Alcohol intake and cigarette smoking and risk of a contralateral breast cancer: The Women's Environmental Cancer and Radiation Epidemiology Study.

Publication Type:

Journal Article


American journal of epidemiology, Volume 169, Issue 8, p.962-8 (2009)


2009, Adult, Alcohol Drinking, Breast Neoplasms, Center-Authored Paper, Cohort Studies, Comorbidity, Confidence Intervals, Humans, Logistic Models, Middle Aged, Neoplasms, Second Primary, Public Health Sciences Division, Risk Factors, Smoking, United States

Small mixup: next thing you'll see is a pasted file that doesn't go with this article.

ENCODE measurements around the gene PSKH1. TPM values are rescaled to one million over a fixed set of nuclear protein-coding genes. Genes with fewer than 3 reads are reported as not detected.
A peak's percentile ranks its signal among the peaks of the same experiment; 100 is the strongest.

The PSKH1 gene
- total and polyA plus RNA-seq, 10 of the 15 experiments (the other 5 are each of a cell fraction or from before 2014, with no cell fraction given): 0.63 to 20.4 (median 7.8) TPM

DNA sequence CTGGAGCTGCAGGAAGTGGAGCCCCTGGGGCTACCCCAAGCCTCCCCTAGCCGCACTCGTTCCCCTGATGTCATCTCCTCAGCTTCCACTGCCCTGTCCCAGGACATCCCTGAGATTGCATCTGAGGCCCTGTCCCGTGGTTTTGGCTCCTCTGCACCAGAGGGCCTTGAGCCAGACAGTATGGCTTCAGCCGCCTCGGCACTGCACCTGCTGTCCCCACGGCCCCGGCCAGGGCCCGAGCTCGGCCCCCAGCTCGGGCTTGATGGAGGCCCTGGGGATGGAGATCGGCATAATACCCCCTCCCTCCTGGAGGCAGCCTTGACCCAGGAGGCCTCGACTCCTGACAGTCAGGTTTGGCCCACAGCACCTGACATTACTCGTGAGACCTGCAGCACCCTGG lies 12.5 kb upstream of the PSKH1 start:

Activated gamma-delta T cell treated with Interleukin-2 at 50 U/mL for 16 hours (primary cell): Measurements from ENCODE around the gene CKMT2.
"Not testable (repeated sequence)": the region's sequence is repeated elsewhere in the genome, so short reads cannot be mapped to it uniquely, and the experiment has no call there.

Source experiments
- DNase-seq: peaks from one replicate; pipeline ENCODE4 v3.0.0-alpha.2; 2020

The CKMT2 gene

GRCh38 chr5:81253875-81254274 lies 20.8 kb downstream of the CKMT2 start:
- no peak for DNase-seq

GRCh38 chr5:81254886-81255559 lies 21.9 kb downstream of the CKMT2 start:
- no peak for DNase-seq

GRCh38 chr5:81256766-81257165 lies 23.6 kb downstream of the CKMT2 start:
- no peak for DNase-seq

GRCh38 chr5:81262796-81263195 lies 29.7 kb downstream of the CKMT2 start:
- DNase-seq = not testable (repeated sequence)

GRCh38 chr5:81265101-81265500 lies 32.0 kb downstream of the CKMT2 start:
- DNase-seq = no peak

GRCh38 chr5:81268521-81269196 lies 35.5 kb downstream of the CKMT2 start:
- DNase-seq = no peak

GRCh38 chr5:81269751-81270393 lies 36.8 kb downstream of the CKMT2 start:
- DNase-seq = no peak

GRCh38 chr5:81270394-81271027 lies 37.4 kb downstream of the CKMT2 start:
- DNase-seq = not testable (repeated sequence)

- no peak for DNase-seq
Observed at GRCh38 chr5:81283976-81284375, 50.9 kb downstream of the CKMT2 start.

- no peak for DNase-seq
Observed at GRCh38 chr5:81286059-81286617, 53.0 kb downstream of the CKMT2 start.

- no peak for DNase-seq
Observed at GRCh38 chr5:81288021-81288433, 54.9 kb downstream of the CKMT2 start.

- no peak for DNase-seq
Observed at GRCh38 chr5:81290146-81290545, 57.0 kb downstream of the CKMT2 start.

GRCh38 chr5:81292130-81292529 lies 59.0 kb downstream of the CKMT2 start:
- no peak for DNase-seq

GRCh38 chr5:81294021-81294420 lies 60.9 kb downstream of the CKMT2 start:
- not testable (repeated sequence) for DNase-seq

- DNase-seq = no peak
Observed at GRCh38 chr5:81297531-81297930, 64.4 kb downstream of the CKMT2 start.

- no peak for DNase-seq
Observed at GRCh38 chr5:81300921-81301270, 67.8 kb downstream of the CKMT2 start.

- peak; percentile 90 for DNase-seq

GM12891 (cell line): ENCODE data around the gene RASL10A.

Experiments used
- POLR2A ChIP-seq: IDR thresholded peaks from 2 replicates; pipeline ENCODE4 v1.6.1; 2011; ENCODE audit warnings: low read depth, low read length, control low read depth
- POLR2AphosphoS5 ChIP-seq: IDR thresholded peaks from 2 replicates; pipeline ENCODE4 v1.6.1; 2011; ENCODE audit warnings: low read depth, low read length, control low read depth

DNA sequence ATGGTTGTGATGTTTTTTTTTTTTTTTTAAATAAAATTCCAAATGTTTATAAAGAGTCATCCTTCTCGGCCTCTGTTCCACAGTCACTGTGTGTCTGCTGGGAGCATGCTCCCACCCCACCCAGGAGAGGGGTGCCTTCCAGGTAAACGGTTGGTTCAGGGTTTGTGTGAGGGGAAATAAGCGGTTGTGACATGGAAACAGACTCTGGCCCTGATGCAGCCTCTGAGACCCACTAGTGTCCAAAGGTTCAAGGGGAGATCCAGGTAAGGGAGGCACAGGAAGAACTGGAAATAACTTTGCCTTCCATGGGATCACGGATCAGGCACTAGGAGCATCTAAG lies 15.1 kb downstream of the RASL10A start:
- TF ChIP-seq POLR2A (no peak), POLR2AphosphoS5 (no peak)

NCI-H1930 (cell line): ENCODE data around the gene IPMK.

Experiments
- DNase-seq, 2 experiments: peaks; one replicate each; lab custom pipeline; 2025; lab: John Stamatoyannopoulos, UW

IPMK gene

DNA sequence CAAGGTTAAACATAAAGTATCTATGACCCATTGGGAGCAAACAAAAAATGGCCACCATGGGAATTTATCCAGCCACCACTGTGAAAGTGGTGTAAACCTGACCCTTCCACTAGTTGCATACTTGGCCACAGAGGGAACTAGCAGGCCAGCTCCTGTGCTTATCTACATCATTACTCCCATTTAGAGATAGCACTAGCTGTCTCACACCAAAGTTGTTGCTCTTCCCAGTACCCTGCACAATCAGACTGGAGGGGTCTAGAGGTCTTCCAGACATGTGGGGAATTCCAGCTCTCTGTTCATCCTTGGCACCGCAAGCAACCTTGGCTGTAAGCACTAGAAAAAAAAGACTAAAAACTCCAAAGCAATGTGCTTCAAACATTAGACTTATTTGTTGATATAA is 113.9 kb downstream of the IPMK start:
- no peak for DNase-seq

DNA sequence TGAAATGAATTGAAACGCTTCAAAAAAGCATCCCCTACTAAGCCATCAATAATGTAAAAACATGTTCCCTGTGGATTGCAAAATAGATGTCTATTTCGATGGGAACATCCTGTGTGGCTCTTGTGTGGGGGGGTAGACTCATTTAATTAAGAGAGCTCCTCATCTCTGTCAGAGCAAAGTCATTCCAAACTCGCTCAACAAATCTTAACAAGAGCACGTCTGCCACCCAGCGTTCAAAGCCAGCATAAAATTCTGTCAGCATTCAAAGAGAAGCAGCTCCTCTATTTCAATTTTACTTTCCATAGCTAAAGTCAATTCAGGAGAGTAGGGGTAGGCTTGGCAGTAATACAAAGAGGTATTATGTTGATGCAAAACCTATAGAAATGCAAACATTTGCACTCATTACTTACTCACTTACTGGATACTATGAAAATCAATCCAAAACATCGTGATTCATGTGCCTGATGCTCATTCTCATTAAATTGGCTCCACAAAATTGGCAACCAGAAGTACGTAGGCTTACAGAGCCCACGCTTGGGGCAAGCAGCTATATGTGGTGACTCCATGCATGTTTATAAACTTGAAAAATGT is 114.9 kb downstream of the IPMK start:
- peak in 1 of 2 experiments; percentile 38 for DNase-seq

Women with primary breast cancer are at increased risk of developing second primary breast cancer. Few studies have evaluated risk factors for the development of asynchronous contralateral breast cancer in women with breast cancer. In the Women's Environmental Cancer and Radiation Epidemiology Study (1985-2001), the roles of alcohol and smoking were examined in 708 women with asynchronous contralateral breast cancer (cases) compared with 1,399 women with unilateral breast cancer (controls). Cases and controls aged less than 55 years at first breast cancer diagnosis were identified from 5 population-based cancer registries in the United States and Denmark. Controls were matched to cases on birth year, diagnosis year, registry region, and race and countermatched on radiation treatment. Risk factor information was collected by telephone interview. Rate ratios and 95% confidence intervals were estimated by using conditional logistic regression. Ever regular drinking was associated with an increased risk of asynchronous contralateral breast cancer (rate ratio = 1.3, 95% confidence interval: 1.0, 1.6), and the risk increased with increasing duration (P = 0.03). Smoking was not related to asynchronous contralateral breast cancer. In this, the largest study of asynchronous contralateral breast cancer to date, alcohol is a risk factor for the disease, as it is for a first primary breast cancer.